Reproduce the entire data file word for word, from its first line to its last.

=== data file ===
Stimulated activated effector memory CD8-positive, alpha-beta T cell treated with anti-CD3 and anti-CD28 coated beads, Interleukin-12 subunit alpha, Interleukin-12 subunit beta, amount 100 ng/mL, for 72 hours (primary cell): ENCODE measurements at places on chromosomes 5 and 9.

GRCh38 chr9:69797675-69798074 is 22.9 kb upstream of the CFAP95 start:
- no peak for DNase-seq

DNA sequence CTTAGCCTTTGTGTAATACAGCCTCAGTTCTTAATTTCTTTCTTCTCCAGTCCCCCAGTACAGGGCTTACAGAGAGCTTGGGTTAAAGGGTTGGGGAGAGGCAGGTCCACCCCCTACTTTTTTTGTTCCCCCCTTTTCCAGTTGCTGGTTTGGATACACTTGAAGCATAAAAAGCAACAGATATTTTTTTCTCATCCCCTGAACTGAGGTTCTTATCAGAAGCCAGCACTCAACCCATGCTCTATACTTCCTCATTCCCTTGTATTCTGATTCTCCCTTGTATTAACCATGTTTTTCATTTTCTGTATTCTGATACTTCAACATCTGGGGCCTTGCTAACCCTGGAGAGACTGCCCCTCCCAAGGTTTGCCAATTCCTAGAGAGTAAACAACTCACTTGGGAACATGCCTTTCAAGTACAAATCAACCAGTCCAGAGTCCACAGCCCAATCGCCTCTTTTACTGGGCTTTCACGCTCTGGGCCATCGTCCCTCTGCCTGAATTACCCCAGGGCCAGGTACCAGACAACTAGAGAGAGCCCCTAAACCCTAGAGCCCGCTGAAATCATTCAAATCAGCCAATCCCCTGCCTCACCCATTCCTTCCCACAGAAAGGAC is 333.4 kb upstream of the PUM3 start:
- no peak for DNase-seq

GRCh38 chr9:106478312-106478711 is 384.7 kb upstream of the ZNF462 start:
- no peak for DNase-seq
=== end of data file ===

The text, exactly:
Stimulated activated effector memory CD8-positive, alpha-beta T cell treated with anti-CD3 and anti-CD28 coated beads, Interleukin-12 subunit alpha, Interleukin-12 subunit beta, amount 100 ng/mL, for 72 hours (primary cell): ENCODE measurements at places on chromosomes 5 and 9.

GRCh38 chr9:69797675-69798074 is 22.9 kb upstream of the CFAP95 start:
- no peak for DNase-seq

DNA sequence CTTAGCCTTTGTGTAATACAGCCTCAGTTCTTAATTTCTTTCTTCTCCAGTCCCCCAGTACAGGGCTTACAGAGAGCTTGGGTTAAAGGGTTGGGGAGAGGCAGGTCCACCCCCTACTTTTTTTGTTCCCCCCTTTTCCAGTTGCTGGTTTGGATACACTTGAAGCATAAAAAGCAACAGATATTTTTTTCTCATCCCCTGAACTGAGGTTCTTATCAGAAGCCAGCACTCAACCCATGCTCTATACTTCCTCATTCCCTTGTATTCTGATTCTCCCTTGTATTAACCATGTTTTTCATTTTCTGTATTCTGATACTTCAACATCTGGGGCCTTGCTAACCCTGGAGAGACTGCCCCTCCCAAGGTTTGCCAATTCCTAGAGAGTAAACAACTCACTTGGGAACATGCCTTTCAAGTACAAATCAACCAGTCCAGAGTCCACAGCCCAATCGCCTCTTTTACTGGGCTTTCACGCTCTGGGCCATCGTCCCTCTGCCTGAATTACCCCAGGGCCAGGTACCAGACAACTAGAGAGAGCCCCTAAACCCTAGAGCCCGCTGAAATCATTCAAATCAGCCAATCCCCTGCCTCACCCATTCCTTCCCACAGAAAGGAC is 333.4 kb upstream of the PUM3 start:
- no peak for DNase-seq

GRCh38 chr9:106478312-106478711 is 384.7 kb upstream of the ZNF462 start:
- no peak for DNase-seq